Straight from the Specialists
No silver lining in this monsoon cloud
(The views expressed in this column are the author’s own and do not represent those of Reuters)
India’s monsoon rains have been delayed and were already 30 percent deficient by the end of June. There are doubts whether rains will pick up during the rest of the season. August and September are likely to be dry which will damage crops and reduce farm incomes.
Rainfall was fairly normal in the last ten years except for 2002 and 2009 when actual precipitation was 79 percent and 77 percent of the normal. Apart from the total amount of rainfall, its timing and spacing can be critical.
The crops most dependent on monsoon are kharif crops — principally rice, pulses, oilseeds and sugar. In 2009, while total food grains production declined 7 percent, that of rice was down 11 percent. Spacing of rainfall can hit crops differently since they are grown in different regions.
Shortfall of rain in Gujarat and Andhra Pradesh hits the groundnut crop, in Maharashtra and Uttar Pradesh the gram crop, and so on. But shortfall of rain in Punjab and Haryana does not have an immediate impact on crops because more than 80 percent of the sown area is irrigated.
The India Meteorological Department (IMD) had predicted a normal monsoon in the current year at 98 percent of the long period average with a 5 percent error. However, it is possible that El Nino conditions may emerge in August and September which can parch Australia, Southeast Asia and India while flooding South America. With a cycle of 3-7 years, the chance of El Nino emerging this year has been assessed at 50:50.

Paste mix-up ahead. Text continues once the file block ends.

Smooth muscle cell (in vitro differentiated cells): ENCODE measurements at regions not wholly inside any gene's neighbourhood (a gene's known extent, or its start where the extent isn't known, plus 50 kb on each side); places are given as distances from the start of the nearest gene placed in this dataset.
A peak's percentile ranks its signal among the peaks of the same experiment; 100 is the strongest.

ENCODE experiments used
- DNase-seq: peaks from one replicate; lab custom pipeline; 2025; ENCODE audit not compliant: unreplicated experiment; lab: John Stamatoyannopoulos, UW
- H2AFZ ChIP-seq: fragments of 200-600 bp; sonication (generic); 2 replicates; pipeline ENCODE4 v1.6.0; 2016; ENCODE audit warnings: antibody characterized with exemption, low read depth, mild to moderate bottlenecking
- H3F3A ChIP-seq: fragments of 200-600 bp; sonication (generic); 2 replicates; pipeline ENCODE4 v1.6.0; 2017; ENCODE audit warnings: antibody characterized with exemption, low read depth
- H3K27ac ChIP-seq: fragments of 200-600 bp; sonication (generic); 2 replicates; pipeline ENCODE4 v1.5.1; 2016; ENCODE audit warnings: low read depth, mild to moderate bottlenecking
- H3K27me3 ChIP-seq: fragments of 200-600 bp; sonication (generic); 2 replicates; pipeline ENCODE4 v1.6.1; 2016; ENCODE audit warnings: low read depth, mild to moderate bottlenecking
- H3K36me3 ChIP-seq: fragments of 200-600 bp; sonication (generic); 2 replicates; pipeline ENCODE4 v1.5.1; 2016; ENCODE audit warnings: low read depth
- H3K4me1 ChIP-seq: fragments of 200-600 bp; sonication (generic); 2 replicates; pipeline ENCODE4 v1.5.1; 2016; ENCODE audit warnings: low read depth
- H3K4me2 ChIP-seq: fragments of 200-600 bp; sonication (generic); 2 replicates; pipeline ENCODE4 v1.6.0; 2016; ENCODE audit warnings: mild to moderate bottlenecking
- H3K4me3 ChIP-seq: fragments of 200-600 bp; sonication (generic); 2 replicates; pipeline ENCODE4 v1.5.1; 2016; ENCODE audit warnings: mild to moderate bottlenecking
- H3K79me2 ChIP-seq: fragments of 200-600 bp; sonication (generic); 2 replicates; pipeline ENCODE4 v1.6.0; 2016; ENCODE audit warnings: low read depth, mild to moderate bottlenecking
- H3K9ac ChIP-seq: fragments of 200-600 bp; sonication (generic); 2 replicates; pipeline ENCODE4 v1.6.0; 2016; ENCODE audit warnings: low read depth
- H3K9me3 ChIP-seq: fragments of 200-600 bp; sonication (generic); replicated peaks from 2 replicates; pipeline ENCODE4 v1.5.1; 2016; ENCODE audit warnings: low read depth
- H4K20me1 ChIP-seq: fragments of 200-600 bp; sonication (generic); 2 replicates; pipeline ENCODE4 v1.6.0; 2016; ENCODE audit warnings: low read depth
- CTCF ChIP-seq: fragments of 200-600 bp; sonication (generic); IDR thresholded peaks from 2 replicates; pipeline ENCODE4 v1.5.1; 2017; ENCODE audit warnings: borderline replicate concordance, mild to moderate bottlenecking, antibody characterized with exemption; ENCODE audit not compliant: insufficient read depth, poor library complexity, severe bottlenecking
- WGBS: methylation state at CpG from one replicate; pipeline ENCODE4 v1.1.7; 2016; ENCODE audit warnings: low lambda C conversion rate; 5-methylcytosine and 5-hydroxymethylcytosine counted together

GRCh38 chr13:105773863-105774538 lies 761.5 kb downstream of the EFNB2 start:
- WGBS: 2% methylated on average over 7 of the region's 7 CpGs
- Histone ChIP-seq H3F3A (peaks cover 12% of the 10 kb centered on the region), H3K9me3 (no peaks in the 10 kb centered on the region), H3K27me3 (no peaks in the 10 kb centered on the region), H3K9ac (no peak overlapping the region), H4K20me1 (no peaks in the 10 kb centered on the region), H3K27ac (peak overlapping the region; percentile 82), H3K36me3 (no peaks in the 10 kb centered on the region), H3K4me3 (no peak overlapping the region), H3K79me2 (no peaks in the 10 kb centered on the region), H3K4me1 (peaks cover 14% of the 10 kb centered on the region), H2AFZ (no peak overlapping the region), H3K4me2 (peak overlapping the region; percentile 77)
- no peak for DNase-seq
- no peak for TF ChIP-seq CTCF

The monsoon is still a critical factor in Indian agriculture which generates about 17 percent of the country’s GDP. When the monsoon is short by more than 5 percent, there is generally a drop in kharif production. On average, a 10 percent shortfall in monsoon causes a 7 percent drop in kharif output. This pushes up food and non-food agricultural prices besides slowing down GDP growth.
There are enough stocks of foodgrains which can be used to check foodgrain prices. But that is not possible in respect of fruits and vegetables which were the main sources of inflation in the last two years. Hence, a monsoon failure this year can increase food inflation.
The fall in agricultural production will impinge on FMCG industries, raising the costs of agricultural raw materials, shaving profit margins and knocking down the stock market.
The fall in agricultural production and industrial growth would naturally be reflected in GDP. Broadly, a 10 percent shortfall in monsoons would pull down GDP growth by 0.8 percent.
Monsoon still counts for a lot. Apart from its importance for agricultural production, the monsoon affects replenishment of ground water, water levels in the reservoirs and consequently the generation of hydel power, as also the availability of drinking water. The Supreme Court had suggested a review of inter-linking of rivers which undoubtedly is costly but can still be a viable option. The immediate need, however, is to shift to crops like millets which are drought-resistant.
Full coverage of the monsoon here